Jesus tells both the worshiping and the waffling disciples that all authority of heaven and earth has been given to Jesus. It’s been given to Jesus, and not to the disciples. God’s authority hasn’t been given to political leaders, and it hasn’t been given to us.
And with his authority, Jesus sends them. It is translated as an imperative—GO! Make disciples!
If it weren’t an awkward phrasing in English, the Greek would more closely translate to “having gone” or “those who go”. It’s not a past tense word, but it’s a word sort of out of time. It is not an imperative, not a command. And in the phrase, “make disciples”, in Greek is actually a verb in the Greek, people aren’t things to be turned into disciples.
Do you hear it differently if I translate it as “As you are going on your way, disciple all the world…..”
I like the idea of encountering people on our journey, starting a conversation as we walk down the road, discovering we have things in common, and inviting them to come and join what we’re a part of.
If it’s the imperative translation we have in our pew bibles, I feel like Jesus is telling me to GO and fetch a stranger and bring them back. When I hear “GO! Make disciples!”, I think it’s a race, and that I’ll win if I bring back the most new people to be baptized.
Instead, we’re being called into relationship. As you have been discipled, even with your waffling, go disciple others, inviting them into the journey too.
How did you become a disciple?
It happened for me over time, because of Sunday School teachers who showed me love in the way they corralled a group of 6 year olds, keeping the boys from cutting my hair with blunt scissors, and for Dale Bruner, the adult class teacher who let me sit in on the New Testament class when the high school class wasn’t interesting to me.
I became a disciple at youth group.
I became a disciple in college when church people took me out for lunch and loaned me maternity clothes, offering me welcome during a difficult year.
I became a disciple when people challenged my assumptions and poorly baked opinions, expecting me to think through the things I said out loud.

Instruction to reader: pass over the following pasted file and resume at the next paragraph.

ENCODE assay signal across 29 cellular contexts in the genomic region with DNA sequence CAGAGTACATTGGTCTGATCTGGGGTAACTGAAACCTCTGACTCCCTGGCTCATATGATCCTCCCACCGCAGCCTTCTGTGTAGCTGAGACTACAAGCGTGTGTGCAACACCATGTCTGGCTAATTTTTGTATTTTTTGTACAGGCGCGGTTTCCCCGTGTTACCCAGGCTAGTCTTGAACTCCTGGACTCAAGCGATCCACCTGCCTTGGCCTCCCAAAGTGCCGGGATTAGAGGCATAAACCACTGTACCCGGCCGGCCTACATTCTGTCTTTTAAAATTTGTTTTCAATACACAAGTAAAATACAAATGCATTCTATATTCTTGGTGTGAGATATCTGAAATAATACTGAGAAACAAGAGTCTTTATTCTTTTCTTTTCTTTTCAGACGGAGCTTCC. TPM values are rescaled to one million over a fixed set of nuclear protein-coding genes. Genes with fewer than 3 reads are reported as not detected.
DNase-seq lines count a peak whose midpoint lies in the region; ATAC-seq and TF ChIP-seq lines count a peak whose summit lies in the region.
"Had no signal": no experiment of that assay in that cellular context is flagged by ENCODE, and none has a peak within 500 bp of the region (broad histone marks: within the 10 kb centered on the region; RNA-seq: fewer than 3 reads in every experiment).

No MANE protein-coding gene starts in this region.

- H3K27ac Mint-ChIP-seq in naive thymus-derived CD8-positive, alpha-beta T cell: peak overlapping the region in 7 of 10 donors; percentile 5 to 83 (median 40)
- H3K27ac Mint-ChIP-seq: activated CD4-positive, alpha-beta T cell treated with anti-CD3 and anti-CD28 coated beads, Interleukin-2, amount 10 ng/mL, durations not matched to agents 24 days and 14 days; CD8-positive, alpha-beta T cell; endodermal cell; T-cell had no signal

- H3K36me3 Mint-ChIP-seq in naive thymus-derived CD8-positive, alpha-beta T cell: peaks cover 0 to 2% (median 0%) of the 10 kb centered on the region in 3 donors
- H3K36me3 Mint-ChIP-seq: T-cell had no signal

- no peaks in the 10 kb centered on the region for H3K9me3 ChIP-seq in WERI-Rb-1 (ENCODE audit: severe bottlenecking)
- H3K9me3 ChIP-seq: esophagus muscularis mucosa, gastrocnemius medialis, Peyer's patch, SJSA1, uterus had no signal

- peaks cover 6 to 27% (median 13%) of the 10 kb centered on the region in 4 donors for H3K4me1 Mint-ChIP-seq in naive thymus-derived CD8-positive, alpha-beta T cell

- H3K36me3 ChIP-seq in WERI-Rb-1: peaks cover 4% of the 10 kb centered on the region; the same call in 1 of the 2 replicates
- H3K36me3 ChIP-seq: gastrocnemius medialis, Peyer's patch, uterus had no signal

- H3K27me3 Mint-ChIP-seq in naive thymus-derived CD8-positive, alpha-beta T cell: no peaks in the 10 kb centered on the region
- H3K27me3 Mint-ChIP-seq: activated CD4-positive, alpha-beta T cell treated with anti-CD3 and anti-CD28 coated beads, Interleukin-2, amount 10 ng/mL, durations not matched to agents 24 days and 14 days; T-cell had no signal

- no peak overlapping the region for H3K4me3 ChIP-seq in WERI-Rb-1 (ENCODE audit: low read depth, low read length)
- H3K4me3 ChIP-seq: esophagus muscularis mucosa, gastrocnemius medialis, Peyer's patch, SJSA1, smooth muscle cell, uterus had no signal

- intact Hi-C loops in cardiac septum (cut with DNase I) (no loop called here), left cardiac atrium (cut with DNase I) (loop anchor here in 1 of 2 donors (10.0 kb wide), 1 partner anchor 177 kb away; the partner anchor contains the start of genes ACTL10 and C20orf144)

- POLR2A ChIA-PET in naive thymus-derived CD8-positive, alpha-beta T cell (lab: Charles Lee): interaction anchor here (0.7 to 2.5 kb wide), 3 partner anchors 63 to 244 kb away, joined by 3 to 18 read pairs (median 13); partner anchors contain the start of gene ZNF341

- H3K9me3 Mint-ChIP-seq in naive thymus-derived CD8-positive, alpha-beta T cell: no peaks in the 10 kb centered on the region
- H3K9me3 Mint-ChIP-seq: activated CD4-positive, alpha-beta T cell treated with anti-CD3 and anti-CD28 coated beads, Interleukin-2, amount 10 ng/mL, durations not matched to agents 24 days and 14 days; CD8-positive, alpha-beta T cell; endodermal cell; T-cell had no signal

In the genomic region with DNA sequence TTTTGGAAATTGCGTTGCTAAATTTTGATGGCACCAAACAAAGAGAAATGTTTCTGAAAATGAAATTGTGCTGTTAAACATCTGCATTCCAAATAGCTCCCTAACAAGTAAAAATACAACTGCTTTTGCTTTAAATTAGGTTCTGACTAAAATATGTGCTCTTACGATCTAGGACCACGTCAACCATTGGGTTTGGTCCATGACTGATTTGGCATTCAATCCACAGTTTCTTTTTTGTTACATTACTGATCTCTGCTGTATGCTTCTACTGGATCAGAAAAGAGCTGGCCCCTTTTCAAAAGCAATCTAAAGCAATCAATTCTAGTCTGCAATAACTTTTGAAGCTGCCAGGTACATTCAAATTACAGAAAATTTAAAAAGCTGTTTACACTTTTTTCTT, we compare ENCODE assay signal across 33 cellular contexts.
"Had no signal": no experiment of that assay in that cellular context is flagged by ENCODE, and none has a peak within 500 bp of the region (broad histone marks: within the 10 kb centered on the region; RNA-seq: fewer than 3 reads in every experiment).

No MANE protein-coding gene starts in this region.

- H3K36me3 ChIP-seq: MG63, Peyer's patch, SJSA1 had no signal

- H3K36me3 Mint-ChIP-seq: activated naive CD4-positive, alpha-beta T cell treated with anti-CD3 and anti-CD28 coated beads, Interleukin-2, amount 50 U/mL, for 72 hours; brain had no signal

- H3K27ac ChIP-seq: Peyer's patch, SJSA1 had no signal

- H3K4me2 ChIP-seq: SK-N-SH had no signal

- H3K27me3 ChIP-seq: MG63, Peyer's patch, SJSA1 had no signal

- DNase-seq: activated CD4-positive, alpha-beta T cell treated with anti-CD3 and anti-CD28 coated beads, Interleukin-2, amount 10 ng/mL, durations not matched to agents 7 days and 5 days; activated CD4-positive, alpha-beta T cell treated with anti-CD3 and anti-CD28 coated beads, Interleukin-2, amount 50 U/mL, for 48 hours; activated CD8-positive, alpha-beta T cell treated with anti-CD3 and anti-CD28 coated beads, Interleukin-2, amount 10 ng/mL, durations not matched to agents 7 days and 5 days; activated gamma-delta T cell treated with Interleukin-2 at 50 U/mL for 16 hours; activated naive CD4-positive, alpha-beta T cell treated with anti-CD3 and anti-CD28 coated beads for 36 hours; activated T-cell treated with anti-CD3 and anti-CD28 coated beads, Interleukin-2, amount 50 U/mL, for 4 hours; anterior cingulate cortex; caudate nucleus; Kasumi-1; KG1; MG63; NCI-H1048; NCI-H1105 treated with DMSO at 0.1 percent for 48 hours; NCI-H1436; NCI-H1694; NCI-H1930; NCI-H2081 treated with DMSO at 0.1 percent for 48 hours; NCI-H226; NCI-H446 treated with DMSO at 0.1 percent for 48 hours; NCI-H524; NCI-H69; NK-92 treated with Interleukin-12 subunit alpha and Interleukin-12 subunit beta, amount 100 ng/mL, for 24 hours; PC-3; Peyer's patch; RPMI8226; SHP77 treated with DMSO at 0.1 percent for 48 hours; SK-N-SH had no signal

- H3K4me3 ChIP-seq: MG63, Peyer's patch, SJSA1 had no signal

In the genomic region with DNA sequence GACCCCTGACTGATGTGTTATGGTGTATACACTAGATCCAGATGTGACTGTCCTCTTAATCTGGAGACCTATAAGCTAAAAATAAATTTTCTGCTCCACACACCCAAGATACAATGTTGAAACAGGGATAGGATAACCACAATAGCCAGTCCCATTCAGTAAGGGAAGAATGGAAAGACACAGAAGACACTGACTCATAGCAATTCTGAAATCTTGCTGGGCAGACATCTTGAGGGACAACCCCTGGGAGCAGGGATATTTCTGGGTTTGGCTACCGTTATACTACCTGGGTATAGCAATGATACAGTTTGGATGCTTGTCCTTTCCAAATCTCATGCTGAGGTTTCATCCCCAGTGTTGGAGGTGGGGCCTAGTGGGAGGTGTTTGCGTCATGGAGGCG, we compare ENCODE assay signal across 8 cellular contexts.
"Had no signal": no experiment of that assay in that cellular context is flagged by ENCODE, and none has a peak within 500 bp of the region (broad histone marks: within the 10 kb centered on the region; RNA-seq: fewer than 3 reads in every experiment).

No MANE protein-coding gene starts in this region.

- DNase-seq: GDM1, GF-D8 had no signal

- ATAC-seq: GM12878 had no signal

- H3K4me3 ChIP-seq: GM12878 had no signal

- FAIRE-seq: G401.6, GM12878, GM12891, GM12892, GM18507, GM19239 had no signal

I became a disciple when people invited me to be a part of an imperfect community, one full of worshipers and wafflers.
Brian McLaren, pastor and writer, has said, “it’s not about the church meeting your needs; it’s about joining the mission of God’s people to meet the world’s needs”.
Do we know what the world needs?
In these pandemic days, I’m not all that sure we know what we need, let alone what the world needs. Maybe right now discipling the world looks like offering what we need ourselves.
More forbearance and patience.
More poetry, and singing, and art.
More attention to justice. As video came to light this week of the killing of Ahmaud Arbery, gunned down as he was jogging, by two white men. These men were only charged with his murder when the public saw the video of the execution. Even in the midst of a pandemic, we have to lift up systemic racism when we see it, and call out other forms of injustice—to people, to our form of government, to the earth. There are people who will take advantage of our attention being on the virus, and not on other matters of concern. The church must give attention to justice.
More food pantries and other support for the hungry. We received a grant this week that will help us extend that help further in the community, so the session will be working on how to do that.
If we’re to disciple the world, as we encounter them on the journey, it’s a reminder that our area of concern is always wider than we may think it is. Jesus never tells the disciples they can stop discipling once they have talked to the people they like, or the ones in their neighborhood, or the ones who look like them, or vote like them.
As post Easter disciples, like the original disciples, we are called to navigate a path that we didn’t expect to be on. Jesus told the disciples to meet him in Galilee after his death. And they did. Let’s not lose track of the powerful absurdity of their action. They traveled to Galilee to meet up with a dead man, and in their obedience were tasked with sharing the good news with the entire world.
Because of their faithfulness, and the faithfulness of countless generations between then and now, we are here today. God is calling us to meet the risen Christ today too.
Go to all the world feels a little different now than it did, pre-coronavirus, but the call is still there. We may be doing it online, or wearing masks and from six feet away, but I’m grateful for your willingness to answer the call in new ways.
Whether you’re worshiping or waffling, I hope you hear God calling you to participate in this grand experiment of reaching out in love to the world. I’m grateful to be on this journey with you.
One thought on “Disciple is a Verb”
The church building remains in place, and I, the disciple, take Christ with me as I travel around and reach out to others.
LikeLiked by 1 person